BTW, [livejournal.com profile] green_knight  you are now also entitled to an immunisation against viral pneumonia and that's just a one-shot for life. Ask if your doc forgets to offer it.

Flu Jab

Oct. 17th, 2008 03:01 pm
jacey: (Default)
Have you had yours?

Best Beloved,  Ageing but Active Mother and I all trooped down to the local health centre for our annual flu jab this morning. I've been having flu jabs for the best part of sixteen or seventeen years and though the doc said he didn't know why, it does also seem to be the case that immunisation against flu does also give you a certain amount of protection against the wheezles and sneezles.

There is no scientific evidence for this (he told me) but it seems to work.

As someone who was always very prone to catching coughs and colds which rapidly turn into somethig approaching bronchitis, avoiding them in the first place if I can is a sensible thing to do. I don't know about scientific evidence, but I can say that it has worked for me. Maybe it's all in my head - but that's fine if it works, it works.

I went through the whole of last winter without a sniffle.

Of course now I work from home I'm not exposed to as many people who have the dreaded lurgy, but for thirteen or fourteen of those years I was being hugged by random members of the audience after each concert - some of them only telling me afterwards that they were fighting off stinking colds. I wasn't entirely cold-free during my performing years, but I did maybe only have one (or at most two) a year whereas when younger I used to get them almost monthly.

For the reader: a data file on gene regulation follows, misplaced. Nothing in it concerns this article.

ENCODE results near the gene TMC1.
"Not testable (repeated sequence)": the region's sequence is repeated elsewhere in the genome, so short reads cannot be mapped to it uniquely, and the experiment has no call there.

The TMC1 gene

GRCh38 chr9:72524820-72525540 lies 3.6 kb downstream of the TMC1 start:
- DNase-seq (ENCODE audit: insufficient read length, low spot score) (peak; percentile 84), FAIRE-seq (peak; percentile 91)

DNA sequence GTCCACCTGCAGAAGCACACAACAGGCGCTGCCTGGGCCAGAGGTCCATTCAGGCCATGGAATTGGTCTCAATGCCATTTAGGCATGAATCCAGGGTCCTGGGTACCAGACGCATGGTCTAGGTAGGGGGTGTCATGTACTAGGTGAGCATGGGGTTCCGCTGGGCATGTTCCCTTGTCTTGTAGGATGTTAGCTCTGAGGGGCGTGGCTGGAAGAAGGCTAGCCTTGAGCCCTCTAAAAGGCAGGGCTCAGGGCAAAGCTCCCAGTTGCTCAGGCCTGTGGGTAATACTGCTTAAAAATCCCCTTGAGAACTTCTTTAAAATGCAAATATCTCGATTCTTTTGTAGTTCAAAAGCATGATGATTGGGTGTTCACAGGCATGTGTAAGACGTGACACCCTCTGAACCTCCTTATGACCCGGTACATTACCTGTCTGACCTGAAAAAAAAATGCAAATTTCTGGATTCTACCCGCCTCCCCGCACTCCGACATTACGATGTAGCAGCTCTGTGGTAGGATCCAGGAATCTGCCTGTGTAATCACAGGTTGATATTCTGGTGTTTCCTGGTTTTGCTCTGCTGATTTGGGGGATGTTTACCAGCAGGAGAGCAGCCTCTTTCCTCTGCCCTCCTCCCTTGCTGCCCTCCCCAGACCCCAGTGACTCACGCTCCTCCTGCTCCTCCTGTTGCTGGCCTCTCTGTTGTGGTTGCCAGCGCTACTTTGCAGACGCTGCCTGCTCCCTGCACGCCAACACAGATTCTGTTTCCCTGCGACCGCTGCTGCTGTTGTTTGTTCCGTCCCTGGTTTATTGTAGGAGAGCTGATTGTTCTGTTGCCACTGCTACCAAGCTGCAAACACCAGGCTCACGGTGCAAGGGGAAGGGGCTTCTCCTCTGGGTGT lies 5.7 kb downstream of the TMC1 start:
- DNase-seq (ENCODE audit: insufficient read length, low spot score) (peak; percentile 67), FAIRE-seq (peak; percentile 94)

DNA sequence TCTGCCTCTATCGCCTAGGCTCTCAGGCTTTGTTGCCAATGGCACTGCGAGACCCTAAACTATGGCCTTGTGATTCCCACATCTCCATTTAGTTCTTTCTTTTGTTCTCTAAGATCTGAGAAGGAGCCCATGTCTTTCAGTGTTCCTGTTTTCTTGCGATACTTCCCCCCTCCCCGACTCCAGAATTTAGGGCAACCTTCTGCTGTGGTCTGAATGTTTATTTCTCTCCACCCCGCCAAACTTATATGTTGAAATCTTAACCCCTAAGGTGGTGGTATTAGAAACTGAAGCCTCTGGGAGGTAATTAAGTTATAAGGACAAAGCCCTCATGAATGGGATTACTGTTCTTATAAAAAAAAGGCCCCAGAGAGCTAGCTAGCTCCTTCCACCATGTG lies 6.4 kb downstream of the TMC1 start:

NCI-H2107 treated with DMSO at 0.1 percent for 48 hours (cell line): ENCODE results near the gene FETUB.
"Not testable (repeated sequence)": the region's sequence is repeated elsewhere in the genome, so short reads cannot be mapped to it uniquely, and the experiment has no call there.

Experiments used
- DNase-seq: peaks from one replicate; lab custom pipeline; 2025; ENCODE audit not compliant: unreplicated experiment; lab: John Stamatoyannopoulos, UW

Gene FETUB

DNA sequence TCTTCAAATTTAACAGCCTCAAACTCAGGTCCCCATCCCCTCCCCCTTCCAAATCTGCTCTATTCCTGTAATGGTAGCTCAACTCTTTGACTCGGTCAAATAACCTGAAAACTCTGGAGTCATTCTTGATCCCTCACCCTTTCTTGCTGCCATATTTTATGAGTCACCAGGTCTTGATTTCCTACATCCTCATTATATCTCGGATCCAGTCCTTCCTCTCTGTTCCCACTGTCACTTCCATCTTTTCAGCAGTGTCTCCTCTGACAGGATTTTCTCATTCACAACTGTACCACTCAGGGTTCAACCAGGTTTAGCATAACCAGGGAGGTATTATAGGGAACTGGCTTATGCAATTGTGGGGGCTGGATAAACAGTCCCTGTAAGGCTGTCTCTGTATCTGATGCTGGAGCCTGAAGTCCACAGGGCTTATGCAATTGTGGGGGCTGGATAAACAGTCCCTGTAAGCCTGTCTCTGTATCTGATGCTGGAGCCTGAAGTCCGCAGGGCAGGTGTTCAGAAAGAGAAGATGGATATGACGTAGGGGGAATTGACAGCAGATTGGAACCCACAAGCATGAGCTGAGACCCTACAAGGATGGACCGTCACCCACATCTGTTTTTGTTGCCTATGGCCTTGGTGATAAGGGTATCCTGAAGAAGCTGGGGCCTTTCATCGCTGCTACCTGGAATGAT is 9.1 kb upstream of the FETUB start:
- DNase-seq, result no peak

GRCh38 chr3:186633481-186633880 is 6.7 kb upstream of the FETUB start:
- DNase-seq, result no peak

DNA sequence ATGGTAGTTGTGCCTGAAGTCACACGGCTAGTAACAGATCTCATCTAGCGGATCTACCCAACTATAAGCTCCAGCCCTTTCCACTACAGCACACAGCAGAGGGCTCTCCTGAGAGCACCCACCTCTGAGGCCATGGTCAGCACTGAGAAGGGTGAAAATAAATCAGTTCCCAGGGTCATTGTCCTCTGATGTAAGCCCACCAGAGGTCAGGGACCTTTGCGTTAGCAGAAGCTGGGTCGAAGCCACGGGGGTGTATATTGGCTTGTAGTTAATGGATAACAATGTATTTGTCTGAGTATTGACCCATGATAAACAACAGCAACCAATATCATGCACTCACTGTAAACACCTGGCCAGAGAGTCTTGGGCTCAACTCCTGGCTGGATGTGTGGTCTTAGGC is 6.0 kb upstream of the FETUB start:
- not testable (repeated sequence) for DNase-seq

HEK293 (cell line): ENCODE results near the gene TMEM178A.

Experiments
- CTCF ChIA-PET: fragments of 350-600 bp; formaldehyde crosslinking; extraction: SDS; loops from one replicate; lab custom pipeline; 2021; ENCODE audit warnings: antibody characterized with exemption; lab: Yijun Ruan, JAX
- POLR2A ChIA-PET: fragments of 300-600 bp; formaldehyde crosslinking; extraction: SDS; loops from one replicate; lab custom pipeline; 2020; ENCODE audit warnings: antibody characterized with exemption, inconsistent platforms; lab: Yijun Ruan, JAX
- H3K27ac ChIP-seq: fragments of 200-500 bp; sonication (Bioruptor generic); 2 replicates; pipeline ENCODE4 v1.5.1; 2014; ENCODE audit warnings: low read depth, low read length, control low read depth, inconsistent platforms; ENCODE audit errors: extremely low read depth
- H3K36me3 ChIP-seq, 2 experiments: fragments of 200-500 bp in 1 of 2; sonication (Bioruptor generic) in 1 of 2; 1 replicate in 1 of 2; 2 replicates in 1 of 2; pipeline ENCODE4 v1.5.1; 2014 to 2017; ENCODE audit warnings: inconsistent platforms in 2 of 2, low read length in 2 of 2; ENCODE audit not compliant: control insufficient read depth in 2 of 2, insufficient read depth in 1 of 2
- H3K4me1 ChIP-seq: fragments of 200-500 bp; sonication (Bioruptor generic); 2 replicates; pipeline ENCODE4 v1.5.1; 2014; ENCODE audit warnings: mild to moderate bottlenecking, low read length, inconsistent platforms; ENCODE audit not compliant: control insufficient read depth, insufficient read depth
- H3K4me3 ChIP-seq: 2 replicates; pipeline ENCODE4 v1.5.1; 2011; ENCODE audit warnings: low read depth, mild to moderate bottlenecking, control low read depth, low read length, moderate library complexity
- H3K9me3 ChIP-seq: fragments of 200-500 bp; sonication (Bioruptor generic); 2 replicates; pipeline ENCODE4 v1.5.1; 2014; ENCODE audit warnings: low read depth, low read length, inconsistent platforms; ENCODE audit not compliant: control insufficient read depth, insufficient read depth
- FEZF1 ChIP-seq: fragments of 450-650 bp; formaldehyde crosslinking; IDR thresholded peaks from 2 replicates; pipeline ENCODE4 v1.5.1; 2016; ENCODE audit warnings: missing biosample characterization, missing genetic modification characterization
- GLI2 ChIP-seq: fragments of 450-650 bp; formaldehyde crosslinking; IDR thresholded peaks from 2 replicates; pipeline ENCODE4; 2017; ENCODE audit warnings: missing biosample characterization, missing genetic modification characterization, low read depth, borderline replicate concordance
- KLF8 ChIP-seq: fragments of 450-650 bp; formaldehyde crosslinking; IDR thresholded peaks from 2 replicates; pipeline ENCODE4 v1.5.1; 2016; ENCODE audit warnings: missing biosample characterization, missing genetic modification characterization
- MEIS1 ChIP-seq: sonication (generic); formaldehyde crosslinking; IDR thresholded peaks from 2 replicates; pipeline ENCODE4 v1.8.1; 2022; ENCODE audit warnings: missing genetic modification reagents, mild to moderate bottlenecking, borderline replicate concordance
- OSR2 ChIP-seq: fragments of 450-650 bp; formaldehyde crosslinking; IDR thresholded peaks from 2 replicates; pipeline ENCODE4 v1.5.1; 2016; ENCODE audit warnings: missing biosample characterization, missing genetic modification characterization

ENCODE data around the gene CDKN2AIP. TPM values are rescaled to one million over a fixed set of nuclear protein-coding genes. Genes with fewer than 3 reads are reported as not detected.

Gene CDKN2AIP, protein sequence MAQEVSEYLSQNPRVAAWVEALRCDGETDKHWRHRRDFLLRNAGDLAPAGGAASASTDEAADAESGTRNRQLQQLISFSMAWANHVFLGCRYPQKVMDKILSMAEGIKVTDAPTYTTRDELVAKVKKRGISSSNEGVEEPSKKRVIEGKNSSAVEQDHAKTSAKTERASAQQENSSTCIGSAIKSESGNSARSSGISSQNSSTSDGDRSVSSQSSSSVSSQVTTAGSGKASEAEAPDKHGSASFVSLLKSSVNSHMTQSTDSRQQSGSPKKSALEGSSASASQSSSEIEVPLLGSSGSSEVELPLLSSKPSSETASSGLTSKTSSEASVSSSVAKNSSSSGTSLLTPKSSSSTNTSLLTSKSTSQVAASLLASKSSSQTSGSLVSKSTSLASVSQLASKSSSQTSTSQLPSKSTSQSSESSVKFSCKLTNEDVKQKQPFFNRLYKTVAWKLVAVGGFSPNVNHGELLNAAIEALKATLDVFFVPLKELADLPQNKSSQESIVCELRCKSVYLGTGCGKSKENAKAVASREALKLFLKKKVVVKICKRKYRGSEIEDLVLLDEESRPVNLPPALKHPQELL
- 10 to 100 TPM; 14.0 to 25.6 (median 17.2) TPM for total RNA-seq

In the UK anyone who has a compromised immune system due to illness or age (and that includes diabetics) gets a flu jab free on the national health ([livejournal.com profile] green_knight  this includes you now) but I noticed the other day that the pharmacy in the supermarket is advertising them for just ten quid for everyone else. Well worth it, I say.

BTW, [livejournal.com profile] green_knight  you are now also entitled to an immunisation against viral pneumonia and that's just a one-shot for life. Ask if your doc forgets to offer it.

Dentist

May. 20th, 2008 05:54 pm
jacey: (Default)
I've got a flobby mouth courtesy of a visit to my dentist to have two lost fillings replaced. Blech.

But, horror of horrors, Mr Chaudhuri, my dentist of thirty years is retiring! I still think of him as a 'charming young man'. He restored my faith in dentists after I almost got my jaw dislocated by an extremely unpleasant dentist in Wakefield (unpleasant on many levels) whose name I have blocked from my memory.